COMBERMERE – Hinterland Beach is known as a bustling tourist destination, particularly during the summer months. People from all walks of life gather at the western end of Kamaniskeg Lake to relax, swim and enjoy the serenity of nature.
Although the spacious shoreline welcomes thousands of visitors in the summertime, it was at one point covered in alders and brush right up to the water. In fact, the public beach might not have been there today had it not been for a couple of lovers, looking for the perfect spot to embark on their dream.
It all started on March 9, 1919, when the small town of Lampman, Saskatchewan welcomed another citizen to the world. Helen Pitts (nee Howson) was born to parents Harold and Nellie.
Although her parents were from Ontario, the family was there in an attempt to make a fortune farming the land. It was not meant to be, as a drought had hit the prairies and the farm did not produce a single crop.
So, when Helen was five, the family packed up what little they had and moved back to Peterborough, where Harold got a job with his brother, who owned a successful car dealership.
Flash forward several years later and Helen had landed her first job as a bookkeeper at Walkers Bread Co. in Peterborough. She worked six days a week, from 8 a.m. to 5 p.m. and earned $8 per week.
“I dressed well but very often lived on ketchup sandwiches,” Helen wrote in her 2009 memoir.
She held many jobs in her early years, mainly in banks across Ontario.
Helen met her husband Carl on a blind date. They fell in love and married at the age of 23. The two shared a common passion for exploration and entrepreneurism. In fact, they spent a couple of years sailing and canoeing all over Ontario, looking for the perfect spot to establish a resort.
THE MAKING OF HINTERLAND BEACH
One Thanksgiving, around 1942, the couple was invited to spend Thanksgiving with Helen’s parents, who were visiting Sand Bay Camp on Kamaniskeg Lake.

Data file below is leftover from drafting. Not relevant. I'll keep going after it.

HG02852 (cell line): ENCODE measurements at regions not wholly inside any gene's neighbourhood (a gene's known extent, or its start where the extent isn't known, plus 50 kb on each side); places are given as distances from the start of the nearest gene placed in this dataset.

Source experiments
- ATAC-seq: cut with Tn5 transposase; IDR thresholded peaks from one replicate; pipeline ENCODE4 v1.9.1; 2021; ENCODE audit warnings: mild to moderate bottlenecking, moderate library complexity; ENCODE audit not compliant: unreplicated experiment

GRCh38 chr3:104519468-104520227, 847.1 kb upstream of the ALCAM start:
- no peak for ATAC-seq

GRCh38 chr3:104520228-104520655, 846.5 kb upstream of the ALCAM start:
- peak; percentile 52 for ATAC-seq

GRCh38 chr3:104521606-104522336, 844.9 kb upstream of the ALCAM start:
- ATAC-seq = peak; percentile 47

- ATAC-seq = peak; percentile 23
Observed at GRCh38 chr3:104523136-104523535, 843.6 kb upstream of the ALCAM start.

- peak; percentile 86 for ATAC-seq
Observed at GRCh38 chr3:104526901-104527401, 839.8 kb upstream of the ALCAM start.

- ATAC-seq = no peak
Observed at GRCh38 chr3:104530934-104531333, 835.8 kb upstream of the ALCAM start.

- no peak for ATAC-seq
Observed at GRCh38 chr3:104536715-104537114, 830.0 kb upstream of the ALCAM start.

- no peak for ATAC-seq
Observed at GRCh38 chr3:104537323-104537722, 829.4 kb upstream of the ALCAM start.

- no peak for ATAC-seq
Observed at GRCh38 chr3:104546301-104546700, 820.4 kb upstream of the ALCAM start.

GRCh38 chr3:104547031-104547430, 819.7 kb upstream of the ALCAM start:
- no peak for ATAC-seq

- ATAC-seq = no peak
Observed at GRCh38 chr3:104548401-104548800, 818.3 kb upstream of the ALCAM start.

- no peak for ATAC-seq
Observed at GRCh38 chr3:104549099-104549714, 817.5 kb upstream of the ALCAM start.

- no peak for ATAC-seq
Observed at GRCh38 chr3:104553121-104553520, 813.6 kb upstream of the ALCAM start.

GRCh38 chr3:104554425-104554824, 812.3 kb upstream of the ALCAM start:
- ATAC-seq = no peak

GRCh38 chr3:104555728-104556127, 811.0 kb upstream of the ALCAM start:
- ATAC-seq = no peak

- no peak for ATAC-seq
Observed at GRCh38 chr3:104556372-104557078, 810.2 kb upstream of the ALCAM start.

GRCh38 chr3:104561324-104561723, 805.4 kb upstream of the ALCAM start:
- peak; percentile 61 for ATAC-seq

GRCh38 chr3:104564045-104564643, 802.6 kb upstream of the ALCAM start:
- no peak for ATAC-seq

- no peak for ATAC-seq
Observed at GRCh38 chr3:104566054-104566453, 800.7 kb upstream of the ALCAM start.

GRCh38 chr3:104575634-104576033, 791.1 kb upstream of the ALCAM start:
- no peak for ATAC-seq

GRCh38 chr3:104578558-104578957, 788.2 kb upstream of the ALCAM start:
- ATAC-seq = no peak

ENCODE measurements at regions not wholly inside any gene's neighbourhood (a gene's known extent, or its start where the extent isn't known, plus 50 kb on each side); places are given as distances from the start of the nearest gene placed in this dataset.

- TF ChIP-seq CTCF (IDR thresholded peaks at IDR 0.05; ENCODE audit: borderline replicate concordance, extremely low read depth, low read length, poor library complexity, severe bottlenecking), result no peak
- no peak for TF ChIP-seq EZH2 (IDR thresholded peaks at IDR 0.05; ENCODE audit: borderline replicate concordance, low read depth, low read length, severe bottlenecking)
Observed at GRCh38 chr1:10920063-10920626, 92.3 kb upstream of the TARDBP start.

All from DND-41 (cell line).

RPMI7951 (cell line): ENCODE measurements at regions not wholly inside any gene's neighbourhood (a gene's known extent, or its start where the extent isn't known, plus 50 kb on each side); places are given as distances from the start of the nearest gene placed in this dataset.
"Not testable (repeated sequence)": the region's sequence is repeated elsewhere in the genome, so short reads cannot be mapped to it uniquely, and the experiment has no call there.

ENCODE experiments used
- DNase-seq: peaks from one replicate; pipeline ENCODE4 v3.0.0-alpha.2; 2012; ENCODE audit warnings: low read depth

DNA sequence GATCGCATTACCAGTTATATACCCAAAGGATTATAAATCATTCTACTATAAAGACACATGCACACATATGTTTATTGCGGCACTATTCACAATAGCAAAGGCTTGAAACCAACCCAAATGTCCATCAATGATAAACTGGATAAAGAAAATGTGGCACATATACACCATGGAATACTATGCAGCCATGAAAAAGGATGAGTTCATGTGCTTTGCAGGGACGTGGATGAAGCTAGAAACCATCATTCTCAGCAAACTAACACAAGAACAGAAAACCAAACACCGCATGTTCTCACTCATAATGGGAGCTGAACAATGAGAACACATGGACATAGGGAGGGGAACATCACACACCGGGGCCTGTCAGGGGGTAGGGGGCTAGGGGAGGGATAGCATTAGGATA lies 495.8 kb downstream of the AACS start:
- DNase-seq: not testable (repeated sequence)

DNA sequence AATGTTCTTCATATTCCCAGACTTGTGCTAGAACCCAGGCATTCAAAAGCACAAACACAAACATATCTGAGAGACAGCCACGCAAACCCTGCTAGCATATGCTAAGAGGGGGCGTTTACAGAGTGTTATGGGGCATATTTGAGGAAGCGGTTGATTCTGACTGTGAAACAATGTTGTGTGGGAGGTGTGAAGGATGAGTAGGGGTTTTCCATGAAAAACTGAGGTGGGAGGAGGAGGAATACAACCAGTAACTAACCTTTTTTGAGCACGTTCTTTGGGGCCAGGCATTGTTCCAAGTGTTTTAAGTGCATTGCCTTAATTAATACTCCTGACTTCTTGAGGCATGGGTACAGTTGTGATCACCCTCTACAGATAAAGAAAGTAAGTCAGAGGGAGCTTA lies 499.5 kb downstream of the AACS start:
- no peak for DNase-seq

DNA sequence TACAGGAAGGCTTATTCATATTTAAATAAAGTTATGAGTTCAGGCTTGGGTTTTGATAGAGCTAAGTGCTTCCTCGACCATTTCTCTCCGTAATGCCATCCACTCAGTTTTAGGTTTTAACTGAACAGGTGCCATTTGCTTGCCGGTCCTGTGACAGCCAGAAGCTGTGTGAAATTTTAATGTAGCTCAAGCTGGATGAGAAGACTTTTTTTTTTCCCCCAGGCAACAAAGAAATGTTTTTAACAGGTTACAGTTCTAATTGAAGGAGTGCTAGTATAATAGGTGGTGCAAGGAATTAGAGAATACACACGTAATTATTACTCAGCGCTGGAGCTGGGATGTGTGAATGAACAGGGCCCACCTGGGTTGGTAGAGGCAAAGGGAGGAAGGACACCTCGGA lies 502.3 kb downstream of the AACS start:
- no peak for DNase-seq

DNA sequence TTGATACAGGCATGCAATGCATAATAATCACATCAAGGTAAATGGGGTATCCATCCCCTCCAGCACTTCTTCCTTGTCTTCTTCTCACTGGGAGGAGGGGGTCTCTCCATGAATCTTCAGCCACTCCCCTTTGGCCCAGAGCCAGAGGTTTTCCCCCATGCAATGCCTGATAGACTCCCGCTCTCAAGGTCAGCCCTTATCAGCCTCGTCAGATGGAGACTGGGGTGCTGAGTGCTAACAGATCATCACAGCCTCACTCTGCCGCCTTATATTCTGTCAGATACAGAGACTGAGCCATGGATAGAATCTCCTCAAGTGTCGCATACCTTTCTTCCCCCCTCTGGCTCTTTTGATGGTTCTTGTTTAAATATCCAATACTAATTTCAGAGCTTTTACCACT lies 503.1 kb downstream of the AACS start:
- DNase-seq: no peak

Helen and Carl took a boat out to the west end of the lake. They were immediately struck by the beauty of one beach in particular. Although it was covered in alders and brush, the couple knew it would be a perfect spot to set up their resort.
They headed to Bancroft immediately and purchased two 600-foot commercial lots at 30 cents per foot, plus the cost of the survey.
They dubbed the beach, Hinterland, which is a German word for The Land Beyond. Carl and Helen are not of German ancestry and it’s unknown how they came up with the name, but most agree that it suits the property perfectly.
With the help of a friend, Carl and Helen set up a tent site, “amid the hoards of black flies and mosquitoes,” Helen wrote. The tent had a floor with a trap door into the sand, which was used for refrigeration. They worked all summer clearing land, digging cellars and towing logs from Sand Bay Camp across the lake.
In the wintertime, the couple would head south to Peterborough, Toronto, or the states to work. Then they would return in the summertime, slowly putting up cabins on the site. They were able to “lure” people from Toronto to visit Hinterland Beach resort thanks to the help of Carl’s brother.
“The same people came back year after year and became friends,” Helen wrote.
On March 27, 1951, the couple’s only son, Terry Pitts, was born. Instead of taking some time off, Helen knew there was a lot of work to be done at Hinterland Beach Resort that year.
“I took the baby to the lake that spring to do what had to be done at Hinterland Beach,” Helen wrote.
Get your January 20, 2016 edition of The Valley Gazette to read the full story.